One of the major roadblocks to peace in the Israeli-Palestinian conflict is the status and future of the 7 million Palestinian refugees in the region. Nearly half of Palestinian refugees individuals are youth, perhaps none more vulnerable than those living in the 19 UNRWA-designated refugees camps in the West Bank. In refugee camps, conditions are often overcrowded, with poor sanitation. Schools are sometimes closed over 300 days a year, and checkpoints limit the movement of individuals to travel freely and safely. There are high levels of unemployment and poverty, as well as, growing evidence of the effects of the conflict on mental health and behavioral problems.
Firstly, there has been a lack of youth programming that allows youth to take creative ownership of issues occurring in their community, especially in terms of peace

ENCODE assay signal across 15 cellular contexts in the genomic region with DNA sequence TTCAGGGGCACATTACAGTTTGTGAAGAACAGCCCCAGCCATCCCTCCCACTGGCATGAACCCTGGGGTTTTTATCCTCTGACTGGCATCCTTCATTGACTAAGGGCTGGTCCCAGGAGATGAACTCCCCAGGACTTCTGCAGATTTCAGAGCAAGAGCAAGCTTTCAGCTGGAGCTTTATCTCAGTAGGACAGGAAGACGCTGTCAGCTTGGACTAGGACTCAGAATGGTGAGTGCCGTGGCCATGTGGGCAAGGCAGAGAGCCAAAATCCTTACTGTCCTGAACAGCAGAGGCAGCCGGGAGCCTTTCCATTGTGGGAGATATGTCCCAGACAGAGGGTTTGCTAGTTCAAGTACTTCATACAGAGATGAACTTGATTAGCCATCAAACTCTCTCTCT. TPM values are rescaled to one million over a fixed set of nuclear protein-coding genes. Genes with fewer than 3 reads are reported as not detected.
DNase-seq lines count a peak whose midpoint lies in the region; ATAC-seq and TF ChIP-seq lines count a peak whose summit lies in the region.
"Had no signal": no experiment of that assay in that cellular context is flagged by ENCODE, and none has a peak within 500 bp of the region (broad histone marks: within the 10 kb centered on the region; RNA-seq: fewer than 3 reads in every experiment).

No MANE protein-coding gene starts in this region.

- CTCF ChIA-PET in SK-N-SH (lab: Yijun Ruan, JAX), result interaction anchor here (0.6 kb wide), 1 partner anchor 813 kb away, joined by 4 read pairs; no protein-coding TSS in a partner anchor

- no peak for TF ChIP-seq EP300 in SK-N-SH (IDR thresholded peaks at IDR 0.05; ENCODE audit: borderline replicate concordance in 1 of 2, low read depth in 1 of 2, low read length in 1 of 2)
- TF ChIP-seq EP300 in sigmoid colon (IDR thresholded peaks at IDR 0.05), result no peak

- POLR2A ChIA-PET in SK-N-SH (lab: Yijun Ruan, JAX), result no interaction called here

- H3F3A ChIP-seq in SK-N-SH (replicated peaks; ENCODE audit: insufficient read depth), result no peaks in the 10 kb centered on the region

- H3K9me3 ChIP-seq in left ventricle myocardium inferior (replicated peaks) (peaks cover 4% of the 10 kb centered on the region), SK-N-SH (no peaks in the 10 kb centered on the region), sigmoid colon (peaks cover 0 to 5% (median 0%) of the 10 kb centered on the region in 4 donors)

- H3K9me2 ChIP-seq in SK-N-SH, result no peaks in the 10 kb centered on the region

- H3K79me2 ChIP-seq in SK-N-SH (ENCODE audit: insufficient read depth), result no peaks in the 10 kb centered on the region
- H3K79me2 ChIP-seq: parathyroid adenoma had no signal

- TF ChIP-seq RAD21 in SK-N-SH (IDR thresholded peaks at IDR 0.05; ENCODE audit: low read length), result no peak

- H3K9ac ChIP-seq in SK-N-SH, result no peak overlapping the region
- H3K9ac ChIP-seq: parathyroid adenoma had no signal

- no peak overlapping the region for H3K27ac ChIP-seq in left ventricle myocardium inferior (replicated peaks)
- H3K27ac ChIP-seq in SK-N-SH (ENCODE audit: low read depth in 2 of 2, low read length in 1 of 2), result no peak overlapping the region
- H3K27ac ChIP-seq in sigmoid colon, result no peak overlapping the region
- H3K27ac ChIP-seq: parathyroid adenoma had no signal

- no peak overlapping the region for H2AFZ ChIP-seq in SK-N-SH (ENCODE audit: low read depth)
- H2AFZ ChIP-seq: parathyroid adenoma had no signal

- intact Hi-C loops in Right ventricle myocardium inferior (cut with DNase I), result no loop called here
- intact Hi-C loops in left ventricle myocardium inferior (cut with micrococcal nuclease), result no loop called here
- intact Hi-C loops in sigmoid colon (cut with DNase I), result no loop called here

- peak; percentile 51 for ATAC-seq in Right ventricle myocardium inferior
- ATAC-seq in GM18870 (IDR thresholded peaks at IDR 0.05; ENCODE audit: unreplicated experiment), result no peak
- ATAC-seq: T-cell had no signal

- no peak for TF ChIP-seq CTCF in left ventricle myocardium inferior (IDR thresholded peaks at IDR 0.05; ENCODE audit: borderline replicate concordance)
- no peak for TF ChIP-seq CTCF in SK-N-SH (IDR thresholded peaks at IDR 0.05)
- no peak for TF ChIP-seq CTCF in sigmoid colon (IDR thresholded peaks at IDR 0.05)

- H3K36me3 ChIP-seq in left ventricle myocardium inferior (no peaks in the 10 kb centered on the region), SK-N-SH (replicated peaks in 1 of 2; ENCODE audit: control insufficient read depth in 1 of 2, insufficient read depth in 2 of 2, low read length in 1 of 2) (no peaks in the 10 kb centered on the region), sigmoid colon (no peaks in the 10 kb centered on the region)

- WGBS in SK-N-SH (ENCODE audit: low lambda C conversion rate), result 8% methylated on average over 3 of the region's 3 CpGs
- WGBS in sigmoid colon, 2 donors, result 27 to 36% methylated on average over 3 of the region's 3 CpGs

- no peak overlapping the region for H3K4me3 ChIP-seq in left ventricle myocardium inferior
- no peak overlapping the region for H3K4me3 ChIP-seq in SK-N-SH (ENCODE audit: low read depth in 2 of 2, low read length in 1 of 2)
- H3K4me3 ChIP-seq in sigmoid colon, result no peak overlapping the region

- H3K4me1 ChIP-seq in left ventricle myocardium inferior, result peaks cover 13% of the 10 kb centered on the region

building, development, and non-violence. There are youth programs that integrate young Israelis and Palestinians, but they fail to address the underlying roots of violence and tension existent in refugee camps.
In addition, there is limited access to education for refugees in West Bank refugee camps. In the four that we primarily work in, in order of size, Askar(14,000), Dheisheh (pop. 13,000), Jalazone (9,200), and Al-Azzeh (pop. 1,700), there has been a demand from parents, village elders, and UNRWA teachers for college preparatory programs to assist refugee youth in test preparation, the admissions process, and enrollment.
Finally, there has between limited interaction between refugee camps and international communities. The international community has had little to no exposure to the problems affecting refugee camps, as well as, the rich customs, traditions, and people living there. A deeper knowledge of refugee camps would enable the international community to better understand the Israeli-Palestinian conflict from a range of analytical frames. For many refugee youth, they have never ventured out of their camp and are not taught about global affairs in the classroom. Interaction with foreigners can be positive cultural exchange experiences.
Inspire Dreams' Summer Public Service Program, Camp "I Have a Dream," "Lead Palestine," and College Scholarship Fund seek to address these three areas.